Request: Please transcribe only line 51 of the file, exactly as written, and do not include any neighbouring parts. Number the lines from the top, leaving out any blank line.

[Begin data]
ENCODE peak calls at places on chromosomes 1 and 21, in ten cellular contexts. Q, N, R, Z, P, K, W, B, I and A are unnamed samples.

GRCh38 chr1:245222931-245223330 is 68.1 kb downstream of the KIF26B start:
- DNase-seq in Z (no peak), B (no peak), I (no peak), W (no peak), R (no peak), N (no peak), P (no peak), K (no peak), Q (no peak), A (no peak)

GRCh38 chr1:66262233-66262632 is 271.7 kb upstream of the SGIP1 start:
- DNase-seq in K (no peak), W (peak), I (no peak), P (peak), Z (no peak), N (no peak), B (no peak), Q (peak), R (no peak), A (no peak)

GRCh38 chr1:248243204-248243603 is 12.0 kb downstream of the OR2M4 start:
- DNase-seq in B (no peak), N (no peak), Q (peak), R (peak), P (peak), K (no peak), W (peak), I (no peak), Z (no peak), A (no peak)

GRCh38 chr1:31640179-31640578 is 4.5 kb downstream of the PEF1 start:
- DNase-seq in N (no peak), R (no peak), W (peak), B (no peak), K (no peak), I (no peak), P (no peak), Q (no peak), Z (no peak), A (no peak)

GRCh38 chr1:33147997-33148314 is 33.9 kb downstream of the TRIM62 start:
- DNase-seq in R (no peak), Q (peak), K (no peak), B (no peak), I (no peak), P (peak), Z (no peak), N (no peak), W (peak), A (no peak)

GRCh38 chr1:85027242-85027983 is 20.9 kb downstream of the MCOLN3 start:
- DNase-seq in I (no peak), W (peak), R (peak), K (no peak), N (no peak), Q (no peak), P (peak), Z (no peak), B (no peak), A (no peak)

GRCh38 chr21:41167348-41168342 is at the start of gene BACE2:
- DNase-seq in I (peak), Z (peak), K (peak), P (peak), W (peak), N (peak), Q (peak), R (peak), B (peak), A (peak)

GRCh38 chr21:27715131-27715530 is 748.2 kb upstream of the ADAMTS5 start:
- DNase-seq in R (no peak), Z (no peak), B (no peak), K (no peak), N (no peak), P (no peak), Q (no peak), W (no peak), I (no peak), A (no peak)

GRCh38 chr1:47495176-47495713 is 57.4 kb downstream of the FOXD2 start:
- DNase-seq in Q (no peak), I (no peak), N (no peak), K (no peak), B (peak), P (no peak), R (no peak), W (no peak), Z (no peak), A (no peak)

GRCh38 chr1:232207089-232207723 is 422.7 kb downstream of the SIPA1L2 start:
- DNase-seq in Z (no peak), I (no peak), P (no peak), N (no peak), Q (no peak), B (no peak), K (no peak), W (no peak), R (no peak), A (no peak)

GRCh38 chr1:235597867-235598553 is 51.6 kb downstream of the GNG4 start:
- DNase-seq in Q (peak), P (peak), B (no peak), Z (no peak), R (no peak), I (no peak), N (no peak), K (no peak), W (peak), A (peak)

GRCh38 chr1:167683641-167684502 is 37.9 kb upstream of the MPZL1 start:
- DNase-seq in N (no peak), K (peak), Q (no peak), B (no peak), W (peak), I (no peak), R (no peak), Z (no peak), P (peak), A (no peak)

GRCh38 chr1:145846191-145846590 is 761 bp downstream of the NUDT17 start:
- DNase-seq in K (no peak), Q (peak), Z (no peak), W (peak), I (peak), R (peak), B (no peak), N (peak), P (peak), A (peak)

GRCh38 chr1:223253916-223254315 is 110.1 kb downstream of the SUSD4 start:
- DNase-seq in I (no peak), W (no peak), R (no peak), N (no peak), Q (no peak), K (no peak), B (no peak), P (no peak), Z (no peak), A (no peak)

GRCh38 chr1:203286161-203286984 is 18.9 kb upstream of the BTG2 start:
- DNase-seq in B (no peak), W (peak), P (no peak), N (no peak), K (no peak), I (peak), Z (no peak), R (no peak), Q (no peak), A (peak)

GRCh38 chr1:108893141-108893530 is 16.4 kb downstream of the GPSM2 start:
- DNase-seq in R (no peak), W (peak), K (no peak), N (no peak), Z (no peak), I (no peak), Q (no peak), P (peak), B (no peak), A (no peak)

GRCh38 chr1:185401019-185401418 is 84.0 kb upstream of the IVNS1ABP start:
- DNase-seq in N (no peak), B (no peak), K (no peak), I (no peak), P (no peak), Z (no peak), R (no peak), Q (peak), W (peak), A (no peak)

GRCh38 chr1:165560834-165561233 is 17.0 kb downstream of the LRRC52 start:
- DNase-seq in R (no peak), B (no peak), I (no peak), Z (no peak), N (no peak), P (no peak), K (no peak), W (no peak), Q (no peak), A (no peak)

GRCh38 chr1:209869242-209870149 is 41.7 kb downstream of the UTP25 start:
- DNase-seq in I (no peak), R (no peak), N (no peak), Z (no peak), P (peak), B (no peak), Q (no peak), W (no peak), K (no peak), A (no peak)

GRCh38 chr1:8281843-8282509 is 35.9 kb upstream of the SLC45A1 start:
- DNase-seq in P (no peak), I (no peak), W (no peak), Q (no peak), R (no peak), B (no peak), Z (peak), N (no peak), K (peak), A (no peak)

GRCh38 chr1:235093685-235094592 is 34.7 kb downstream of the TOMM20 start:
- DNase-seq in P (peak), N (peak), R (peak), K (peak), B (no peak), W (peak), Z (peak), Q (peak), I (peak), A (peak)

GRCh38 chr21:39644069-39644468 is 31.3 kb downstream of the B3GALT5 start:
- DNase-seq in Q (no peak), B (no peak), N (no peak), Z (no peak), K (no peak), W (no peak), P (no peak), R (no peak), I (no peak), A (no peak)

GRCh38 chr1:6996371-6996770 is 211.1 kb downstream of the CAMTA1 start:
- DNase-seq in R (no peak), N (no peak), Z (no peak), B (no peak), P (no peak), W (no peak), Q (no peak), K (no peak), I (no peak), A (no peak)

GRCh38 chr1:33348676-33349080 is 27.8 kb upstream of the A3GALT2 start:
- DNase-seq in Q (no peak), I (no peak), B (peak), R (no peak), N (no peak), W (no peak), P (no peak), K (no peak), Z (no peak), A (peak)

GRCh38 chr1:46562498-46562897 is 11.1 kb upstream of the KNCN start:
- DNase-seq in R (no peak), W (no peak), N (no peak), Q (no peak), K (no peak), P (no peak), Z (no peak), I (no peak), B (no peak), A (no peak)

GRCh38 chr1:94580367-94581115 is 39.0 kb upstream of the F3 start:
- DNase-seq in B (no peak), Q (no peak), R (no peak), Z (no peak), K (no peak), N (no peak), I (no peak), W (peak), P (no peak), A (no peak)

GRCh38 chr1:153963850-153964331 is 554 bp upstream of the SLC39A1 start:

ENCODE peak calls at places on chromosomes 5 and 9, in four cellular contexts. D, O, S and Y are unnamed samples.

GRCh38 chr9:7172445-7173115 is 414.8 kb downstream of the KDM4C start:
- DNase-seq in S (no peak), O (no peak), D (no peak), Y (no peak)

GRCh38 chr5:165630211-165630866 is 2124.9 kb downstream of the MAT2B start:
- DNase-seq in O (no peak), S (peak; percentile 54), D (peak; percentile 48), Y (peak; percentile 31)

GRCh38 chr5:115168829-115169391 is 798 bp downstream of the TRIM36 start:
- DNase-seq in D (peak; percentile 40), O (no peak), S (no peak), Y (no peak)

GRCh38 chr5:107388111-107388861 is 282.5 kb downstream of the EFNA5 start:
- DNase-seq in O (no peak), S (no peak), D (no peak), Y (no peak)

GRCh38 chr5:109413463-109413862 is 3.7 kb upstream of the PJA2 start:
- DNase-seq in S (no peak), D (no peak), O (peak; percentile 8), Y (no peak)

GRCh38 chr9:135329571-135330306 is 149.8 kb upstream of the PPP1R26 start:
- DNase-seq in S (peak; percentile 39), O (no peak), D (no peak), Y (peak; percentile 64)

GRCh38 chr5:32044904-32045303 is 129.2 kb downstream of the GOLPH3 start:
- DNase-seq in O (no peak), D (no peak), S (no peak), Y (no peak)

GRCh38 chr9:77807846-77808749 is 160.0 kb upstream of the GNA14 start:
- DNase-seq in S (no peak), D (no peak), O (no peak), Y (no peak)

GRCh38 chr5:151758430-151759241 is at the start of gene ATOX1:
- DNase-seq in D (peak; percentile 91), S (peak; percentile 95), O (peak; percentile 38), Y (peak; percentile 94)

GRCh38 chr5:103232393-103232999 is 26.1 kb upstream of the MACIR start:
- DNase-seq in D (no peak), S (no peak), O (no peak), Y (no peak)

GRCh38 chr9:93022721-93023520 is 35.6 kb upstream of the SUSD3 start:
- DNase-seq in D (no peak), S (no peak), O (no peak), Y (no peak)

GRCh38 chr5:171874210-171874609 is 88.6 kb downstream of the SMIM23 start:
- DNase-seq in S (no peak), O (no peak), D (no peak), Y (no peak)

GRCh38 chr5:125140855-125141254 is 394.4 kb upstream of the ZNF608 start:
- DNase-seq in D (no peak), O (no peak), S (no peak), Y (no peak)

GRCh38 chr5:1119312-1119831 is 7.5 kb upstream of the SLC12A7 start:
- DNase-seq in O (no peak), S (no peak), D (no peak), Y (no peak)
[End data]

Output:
- DNase-seq in R (no peak), W (no peak), N (no peak), Q (no peak), K (no peak), P (no peak), Z (no peak), I (no peak), B (no peak), A (no peak)